Minnesota United's Ethan Finlay: 'We're going to try to do everything we can to play games this season'

In his ninth MLS season, Minnesota United's Ethan Finlay recognizes that he has only so many years left as a pro.

The 29-year-old winger came back from a torn ACL suffered in April 2018 to play 33 of 34 games in 2019 and start the Loons' first two games in 2020 -- a 3-1 win at Portland and 5-2 win at Portland -- before the season was halted because of the coronavirus outbreak.

Two months later, Minnesota United players began voluntary individual training at the National Sports Center in Blaine.

MLS is in the early stages of a plan to bring all 26 teams to the ESPN Wide World of Sports Complex near Orlando. Players and staff would be quarantined for more than a month away from their families while the teams train and compete in a tournament format to be determined.

MLS is also negotiating on salary reductions and a yet-to-be-ratified collective bargaining agreement with the MLS Players Association whose executive board Finlay is a member of.

"Obviously, the players want to go back to play," he said on a video conference with the media on Thursday. "That's why you've seen such a great turnout with the individual sessions, not only Minnesota, but all around the league. We want to play. Right now, Orlando is in early stages and there's a lot of questions that haven't been answered for players. I know the league and all the partners are working hard to get those answers and to try to find a way for us to play some soccer in a safe environment."

He says two things matter to players.

"First and foremost, the health and safety of themselves and their families," he said. "And the second thing is making sure that the competition is worthwhile. We're going to be putting our bodies on the line and it's important, not only from a compensation standpoint but from a competitive standpoint, it makes sense. Those are really important to players."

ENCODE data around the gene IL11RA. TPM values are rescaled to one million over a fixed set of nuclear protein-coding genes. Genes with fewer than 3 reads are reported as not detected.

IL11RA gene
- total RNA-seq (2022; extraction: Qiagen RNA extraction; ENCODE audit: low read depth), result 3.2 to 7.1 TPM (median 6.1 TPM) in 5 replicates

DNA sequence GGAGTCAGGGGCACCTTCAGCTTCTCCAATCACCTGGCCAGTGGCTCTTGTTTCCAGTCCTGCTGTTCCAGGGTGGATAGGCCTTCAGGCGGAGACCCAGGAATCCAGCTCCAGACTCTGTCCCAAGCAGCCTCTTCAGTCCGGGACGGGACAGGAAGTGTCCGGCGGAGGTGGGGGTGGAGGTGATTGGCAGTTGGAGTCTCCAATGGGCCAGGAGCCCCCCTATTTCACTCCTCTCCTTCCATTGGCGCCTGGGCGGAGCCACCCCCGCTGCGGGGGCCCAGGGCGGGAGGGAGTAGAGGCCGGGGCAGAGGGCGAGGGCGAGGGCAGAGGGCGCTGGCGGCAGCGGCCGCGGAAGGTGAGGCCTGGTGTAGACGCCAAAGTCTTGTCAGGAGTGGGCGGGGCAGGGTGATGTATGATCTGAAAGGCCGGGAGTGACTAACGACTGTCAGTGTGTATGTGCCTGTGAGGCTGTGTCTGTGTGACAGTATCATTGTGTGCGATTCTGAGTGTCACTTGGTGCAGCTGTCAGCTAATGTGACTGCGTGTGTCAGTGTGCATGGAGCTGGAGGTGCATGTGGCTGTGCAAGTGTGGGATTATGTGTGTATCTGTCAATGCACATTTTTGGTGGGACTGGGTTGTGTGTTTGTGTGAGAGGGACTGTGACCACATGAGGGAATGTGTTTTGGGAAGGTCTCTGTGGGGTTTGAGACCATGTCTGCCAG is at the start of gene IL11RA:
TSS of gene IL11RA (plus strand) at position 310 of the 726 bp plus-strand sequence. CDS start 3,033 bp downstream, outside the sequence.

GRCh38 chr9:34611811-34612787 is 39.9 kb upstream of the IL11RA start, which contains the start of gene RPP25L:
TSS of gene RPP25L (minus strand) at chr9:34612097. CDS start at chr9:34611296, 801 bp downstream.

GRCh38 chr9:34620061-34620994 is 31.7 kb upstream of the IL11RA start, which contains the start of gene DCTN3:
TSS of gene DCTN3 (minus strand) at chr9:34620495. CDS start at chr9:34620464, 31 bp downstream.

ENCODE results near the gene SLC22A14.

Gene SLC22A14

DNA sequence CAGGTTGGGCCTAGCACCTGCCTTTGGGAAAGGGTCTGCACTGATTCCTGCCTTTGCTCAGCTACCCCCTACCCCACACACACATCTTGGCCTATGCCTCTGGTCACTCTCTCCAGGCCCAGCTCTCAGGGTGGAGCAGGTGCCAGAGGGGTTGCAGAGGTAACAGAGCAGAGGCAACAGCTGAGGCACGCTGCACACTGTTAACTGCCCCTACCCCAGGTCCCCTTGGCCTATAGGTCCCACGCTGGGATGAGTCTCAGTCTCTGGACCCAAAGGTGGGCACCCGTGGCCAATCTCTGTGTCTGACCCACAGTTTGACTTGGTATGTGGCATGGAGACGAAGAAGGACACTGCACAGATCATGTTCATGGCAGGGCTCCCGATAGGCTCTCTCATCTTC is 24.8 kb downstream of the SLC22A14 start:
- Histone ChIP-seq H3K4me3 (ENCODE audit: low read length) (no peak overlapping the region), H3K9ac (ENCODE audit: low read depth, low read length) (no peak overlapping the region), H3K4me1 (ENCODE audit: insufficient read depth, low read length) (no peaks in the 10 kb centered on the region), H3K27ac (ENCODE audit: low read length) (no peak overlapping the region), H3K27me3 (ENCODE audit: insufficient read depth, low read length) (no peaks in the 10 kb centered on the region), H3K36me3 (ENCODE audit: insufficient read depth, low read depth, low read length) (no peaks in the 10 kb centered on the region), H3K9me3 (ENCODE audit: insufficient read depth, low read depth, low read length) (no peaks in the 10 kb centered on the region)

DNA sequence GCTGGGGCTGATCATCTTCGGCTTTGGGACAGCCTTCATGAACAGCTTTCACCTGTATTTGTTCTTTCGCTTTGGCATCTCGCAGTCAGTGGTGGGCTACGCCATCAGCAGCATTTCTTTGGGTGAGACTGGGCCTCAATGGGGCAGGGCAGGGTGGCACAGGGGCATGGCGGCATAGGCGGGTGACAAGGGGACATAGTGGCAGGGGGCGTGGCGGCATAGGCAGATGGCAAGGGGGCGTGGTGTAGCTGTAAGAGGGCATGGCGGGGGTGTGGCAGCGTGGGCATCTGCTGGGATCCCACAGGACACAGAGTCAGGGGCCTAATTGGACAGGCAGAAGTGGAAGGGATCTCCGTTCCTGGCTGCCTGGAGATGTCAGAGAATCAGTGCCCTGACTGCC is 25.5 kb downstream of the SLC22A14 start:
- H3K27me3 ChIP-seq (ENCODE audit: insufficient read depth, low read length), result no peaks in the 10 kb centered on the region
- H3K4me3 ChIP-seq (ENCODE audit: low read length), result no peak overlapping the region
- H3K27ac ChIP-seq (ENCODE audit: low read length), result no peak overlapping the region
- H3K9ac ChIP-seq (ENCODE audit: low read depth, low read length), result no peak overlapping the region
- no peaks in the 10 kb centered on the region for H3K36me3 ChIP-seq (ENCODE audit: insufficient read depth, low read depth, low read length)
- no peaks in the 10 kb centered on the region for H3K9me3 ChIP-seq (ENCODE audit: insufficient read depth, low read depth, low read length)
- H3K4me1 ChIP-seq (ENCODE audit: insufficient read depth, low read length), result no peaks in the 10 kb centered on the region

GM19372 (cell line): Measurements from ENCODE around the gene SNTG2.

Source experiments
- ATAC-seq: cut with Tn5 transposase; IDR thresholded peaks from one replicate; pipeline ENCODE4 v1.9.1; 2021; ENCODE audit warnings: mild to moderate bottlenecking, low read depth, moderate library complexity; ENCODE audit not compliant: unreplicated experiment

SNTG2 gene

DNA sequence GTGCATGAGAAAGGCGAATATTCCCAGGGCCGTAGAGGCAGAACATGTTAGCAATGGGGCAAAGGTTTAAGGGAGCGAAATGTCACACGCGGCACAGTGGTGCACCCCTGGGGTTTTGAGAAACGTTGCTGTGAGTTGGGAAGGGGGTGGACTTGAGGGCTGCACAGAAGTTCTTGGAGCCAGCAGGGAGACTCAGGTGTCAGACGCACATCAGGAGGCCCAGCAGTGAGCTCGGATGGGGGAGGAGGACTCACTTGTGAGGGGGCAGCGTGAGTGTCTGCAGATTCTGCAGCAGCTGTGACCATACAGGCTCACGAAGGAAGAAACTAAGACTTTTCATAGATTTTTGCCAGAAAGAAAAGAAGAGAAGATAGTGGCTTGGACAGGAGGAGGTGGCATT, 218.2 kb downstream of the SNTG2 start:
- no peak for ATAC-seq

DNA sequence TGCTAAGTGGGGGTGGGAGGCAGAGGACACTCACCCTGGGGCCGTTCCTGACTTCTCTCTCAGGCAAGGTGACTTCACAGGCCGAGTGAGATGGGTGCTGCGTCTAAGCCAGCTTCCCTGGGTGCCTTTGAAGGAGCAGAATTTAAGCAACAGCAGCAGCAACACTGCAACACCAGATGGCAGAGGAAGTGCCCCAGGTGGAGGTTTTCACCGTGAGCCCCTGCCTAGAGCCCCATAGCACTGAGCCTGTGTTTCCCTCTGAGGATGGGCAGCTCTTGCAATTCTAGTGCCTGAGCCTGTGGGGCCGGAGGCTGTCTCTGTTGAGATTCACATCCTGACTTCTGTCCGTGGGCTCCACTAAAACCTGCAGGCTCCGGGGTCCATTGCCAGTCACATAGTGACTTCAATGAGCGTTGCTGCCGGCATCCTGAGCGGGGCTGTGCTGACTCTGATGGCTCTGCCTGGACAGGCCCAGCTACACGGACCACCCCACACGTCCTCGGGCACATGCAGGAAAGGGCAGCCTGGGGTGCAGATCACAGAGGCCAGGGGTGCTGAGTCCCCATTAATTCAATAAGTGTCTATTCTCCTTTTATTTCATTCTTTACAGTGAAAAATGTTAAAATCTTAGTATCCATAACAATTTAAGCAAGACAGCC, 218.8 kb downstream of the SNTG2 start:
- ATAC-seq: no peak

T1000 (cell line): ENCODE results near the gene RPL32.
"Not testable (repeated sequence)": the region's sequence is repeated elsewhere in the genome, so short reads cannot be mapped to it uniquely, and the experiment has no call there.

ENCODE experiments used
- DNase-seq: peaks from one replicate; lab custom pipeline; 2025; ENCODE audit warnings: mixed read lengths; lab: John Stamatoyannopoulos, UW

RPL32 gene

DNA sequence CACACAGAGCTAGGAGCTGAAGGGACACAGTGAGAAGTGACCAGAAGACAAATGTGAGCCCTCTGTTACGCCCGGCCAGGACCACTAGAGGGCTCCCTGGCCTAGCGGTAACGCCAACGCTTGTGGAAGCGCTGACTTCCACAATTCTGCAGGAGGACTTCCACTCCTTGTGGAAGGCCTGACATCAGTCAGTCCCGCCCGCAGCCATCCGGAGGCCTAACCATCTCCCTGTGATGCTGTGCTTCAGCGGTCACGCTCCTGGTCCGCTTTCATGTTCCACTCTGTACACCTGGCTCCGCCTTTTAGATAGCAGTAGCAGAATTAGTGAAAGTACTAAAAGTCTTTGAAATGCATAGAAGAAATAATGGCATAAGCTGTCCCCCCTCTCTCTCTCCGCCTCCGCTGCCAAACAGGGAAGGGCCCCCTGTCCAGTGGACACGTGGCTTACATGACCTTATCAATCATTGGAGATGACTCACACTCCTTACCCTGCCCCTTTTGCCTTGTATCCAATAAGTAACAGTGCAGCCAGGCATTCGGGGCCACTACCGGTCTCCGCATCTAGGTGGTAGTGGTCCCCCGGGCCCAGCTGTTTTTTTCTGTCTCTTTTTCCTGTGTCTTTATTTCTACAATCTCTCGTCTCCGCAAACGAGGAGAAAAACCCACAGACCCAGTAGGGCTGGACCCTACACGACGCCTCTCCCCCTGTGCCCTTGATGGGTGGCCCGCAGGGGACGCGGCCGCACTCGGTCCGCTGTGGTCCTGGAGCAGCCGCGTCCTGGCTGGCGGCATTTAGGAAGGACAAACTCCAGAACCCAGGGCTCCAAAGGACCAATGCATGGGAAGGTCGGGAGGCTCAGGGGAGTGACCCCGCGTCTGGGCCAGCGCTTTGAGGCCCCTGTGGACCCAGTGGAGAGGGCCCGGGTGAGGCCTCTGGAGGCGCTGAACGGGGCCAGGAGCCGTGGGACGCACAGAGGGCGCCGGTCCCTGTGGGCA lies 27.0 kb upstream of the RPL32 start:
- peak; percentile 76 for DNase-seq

Finlay says the players are trying to separate the restart conditions and labor issues but inevitably they are joined.

"It does make it difficult on players to be trying to make a decision on the economics of the game when we really don't know exactly what's going to happen from a playing standpoint," he said. "So we're trying to cover all bases. Players want to play."

Assuming that the MLSPA can come to terms with the league on all issues, Finlay is ready to play.

"I play this game to compete and to win," he said. "And if that means winning a practice or winning a game or winning a tournament down in Florida going through the coronavirus pandemic, then so be it. As a soccer player, we have a very short career and as time goes by, you lose years. I think most guys, if the scenario is right, if they feel safe and they feel like it's worthwhile and it's competitive, are going to want to get back to the field. My personal view is we're going to try to do everything we can to play games this season. And if that means having to go down to Florida and being quarantined and living there for 4-6 weeks, then I think I'd be willing to do so."

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